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Trade with us, or else

Roman Goncharenko / aiAugust 21, 2013

The media describe it as a "trade war" while the governments in Moscow and Kyiv try to downplay the issue. Observers say Russia's halt of Ukrainian imports was to pressure the country into abandoning its EU aspirations.

The Hoptivka car border crossing on the Ukrainian-Russian border Alexander Mazurkevich/RIA Novosti
Image: RIA Novosti

The seven day trade war, the most recent dispute between Russia and Ukraine, is over. Russian customs authorities informed the Ukrainians on Tuesday that there would not be any additional controls and border checks. The controversy was about measures that had led to an almost complete halt to the import of Ukrainian goods into Russia.

On August 14, the Ukrainians had sounded the alarm: Russia had classified all Ukrainian imports as "risky." In effect that meant that customs officers had to give special attention to checking Ukrainian goods. Whether food or steel - everything had to be unloaded and examined. It wasn't long until there were endless queues of trucks and train carriages at the border. The Russian measure might have cost Ukraine a total of up to $2.5 million (1.9 million euros) in damage, a Kyiv trade organization estimated.

A trade war?

It was the worst trade escalation between the two sides since the "gas wars" of 2006 and 2009, when Russia cut off gas into pipelines that supplied Ukraine, leaving much of its former Soviet sister republic in the cold. The government in Kyiv is trying though to downplay the current quarrel with Moscow. "There will be no trade war," Prime Minister Mykola Asarov wrote on his Facebook page. Ukrainian President Viktor Yanukovych had a phone conversation with his Russian counterpart, Vladimir Putin, but neither wanted to comment on the content of the call.

Russian President Vladimir Putin, right, and his Ukranian counterpart Viktor Yanukovych make a joint statement to the media in Novo-Ogaryovo residence. Sergey Guneev/RIA Novosti
Neither Putin nor Yanukovych wanted to make a big deal out of the trucks waiting at border crossingsImage: picture-alliance/dpa

So far there's only speculation as to what exactly is the reason behind the fuss. The Kyiv daily "Dserkalo Tyschnja" claimed to know that it's all part of a Russian plan to undermine Ukraine's closer ties with the European Union.

Moving west

A consultant to the Kremlin, Sergei Glasjew, indirectly confirmed this reading of the situation. The Russian customs office had been preparing for the possibility of Ukraine signing an association agreement with the EU, Glasjew told the Interfax news agency. Moscow was looking to prevent European goods from being imported to Russia in the future at cheaper prices via Ukraine.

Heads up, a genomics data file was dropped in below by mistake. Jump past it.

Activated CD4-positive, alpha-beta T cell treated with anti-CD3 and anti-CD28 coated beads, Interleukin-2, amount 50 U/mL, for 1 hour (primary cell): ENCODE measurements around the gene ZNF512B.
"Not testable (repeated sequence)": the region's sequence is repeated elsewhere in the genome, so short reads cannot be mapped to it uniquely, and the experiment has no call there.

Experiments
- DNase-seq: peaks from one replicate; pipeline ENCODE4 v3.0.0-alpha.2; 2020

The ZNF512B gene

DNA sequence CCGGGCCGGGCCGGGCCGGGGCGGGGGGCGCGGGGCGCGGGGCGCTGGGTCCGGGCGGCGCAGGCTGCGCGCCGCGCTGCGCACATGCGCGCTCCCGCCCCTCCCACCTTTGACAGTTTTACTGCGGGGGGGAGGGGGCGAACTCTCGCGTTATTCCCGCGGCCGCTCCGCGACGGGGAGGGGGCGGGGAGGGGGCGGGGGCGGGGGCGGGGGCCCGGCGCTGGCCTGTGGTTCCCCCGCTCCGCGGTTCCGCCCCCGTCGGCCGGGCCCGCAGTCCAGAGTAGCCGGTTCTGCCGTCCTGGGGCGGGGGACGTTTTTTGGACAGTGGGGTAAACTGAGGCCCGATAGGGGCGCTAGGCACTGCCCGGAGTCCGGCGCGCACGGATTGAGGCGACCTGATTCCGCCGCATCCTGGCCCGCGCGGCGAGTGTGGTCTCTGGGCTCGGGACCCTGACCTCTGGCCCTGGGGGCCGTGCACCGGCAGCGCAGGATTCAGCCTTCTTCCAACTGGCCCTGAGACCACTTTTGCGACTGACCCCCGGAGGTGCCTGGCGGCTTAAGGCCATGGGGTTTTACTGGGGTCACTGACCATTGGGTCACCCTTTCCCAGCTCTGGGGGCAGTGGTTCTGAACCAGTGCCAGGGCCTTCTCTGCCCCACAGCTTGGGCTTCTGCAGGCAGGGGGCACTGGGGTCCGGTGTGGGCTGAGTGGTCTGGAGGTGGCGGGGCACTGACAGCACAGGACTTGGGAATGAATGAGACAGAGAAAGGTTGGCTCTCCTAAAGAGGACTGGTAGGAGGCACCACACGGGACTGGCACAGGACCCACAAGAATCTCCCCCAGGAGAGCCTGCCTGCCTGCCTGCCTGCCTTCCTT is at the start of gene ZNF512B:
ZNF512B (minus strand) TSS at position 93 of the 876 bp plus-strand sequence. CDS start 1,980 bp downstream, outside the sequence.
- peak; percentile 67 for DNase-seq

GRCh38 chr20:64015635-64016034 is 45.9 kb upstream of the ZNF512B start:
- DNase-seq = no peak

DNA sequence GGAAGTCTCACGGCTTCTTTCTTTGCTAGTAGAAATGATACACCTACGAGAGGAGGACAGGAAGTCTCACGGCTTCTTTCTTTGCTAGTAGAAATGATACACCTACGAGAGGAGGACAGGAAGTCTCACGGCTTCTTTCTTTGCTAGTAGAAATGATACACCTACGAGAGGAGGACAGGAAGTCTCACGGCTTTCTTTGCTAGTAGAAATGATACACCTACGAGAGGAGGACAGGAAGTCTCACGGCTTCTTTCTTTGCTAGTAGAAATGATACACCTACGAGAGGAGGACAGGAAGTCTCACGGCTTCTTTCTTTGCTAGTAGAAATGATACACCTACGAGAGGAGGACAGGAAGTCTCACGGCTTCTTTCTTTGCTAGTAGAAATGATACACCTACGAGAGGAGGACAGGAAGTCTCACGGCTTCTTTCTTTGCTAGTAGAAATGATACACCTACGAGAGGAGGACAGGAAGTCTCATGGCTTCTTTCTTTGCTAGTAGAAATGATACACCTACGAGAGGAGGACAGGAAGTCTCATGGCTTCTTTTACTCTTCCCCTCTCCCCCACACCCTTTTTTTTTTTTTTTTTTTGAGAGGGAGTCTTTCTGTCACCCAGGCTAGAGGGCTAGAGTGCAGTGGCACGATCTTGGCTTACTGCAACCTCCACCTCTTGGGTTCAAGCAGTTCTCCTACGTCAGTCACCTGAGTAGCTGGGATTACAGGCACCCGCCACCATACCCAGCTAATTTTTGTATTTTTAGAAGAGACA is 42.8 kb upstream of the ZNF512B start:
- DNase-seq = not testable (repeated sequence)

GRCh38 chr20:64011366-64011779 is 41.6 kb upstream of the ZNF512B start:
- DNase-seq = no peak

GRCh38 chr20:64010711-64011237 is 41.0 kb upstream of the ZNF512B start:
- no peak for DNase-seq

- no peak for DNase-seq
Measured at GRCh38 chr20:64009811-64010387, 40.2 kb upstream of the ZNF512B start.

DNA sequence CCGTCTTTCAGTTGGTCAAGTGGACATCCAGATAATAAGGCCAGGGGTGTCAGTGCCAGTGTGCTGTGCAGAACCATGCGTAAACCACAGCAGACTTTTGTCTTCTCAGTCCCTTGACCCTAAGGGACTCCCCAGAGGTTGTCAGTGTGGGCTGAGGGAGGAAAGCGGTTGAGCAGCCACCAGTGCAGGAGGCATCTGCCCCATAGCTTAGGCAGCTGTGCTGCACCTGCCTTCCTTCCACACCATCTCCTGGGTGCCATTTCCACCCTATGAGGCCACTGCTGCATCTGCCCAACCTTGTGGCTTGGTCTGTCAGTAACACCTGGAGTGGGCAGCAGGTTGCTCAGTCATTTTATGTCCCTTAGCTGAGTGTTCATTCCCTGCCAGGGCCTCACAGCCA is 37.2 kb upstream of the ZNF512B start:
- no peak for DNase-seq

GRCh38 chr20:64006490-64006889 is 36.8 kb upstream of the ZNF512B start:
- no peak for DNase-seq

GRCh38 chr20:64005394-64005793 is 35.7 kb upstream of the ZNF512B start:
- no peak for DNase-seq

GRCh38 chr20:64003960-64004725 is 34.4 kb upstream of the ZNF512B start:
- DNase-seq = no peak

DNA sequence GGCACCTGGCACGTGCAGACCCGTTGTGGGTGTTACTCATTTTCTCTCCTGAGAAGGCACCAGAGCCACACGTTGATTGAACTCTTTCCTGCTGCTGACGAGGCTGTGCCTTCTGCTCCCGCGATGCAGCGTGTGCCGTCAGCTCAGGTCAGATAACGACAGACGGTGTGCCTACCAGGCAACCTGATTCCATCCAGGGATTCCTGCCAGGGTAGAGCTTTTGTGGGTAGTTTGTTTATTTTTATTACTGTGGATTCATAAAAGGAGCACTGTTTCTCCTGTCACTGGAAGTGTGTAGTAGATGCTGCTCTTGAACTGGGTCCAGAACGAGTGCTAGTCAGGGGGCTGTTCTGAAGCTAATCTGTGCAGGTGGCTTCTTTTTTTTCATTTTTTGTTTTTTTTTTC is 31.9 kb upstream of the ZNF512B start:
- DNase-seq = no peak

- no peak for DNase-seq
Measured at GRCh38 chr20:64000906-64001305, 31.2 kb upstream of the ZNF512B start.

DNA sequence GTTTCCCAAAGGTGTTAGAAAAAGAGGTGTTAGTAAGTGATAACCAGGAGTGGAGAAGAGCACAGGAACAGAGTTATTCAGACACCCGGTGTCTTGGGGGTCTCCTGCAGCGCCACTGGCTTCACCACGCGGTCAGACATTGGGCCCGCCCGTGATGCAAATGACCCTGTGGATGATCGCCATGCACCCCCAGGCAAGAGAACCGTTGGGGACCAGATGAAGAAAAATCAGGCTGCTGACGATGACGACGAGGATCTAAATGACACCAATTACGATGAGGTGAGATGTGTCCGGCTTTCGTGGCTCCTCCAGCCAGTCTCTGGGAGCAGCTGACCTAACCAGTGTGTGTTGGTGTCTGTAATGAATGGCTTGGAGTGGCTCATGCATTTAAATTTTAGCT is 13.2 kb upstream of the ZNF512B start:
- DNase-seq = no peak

By the end of November, Ukraine hopes to sign the European Union association agreement, which would also plan for the establishment of a free-trade zone. It is seen as a milestone on Ukraine's way towards the EU - even if there are no concrete plans for eventual full membership in the 28-nation bloc.

Russian pressure ...

Glasjew warned Ukraine not to sign the deal with Brussels, describing it as a "suicidal" step. Instead, Ukraine should join a customs union with Russia, Belarus and Kazakhstan, he said. The incentive is that the country would then be able to import cheaper gas from Russia, Glasjew explained in a newspaper interview.

Such statements are not new. Putin for years has been trying to woo Ukraine into that customs union. The message from the Kremlin is that the Russian market is a lot better for Kyiv because of traditional ties and similar standards. But Ukraine so far has resisted and preferred to rather look towards the EU for its future. It's a move backed by the population where according to a DW poll, some 55 percent want their country to sign the association agreement still this year.

EU, Ukraine and Russian flags
Ukraine is caught between the EU and Russia both geographically and economically

Experts in Moscow believe Russia was simply loosing patience. "Russia is pursuing a path to motivate Ukraine to join the customs union," Alexander Dorofejew who heads a consultancy company in the Russian capital, told DW. The customs dispute was a signal: Ukraine would have to decide between Russia and the West, Dorofejew said.

"The Kremlin is nervous because Ukraine seems to be undecided," Ruslan Grinsberg, head of the economic institute at the Russian Academy of Sciences, told DW. Kyiv keeping a distance to Russia was not going down well with Moscow.

... might drive Kyiv westwards

Holding up Ukrainian imports was not the only signal sent by Moscow. Since mid-July, Ukrainian sweets company "Roshen" can no longer ship its deliveries to Russia over alleged quality issues. It's a major blow to the chocolate company run by Kyiv oligarch Petro Poroshenko. He is seen as being in favor of closer ties with the West rather than Russia.

Whether Russia will manage to pressure the Ukraine into closer ties, remains to be seen. Ricardo Guicci of the Berlin Economics Center believes that Moscow's bullying could be counterproductive. He's member of a German consultancy group to the Ukrainian government.

"I believe this might actually bolster support for the association agreement," Guicci told DW. The customs controls were a form of harassment, he said. The incident was simply proof that closer ties with the EU were "the only way forward."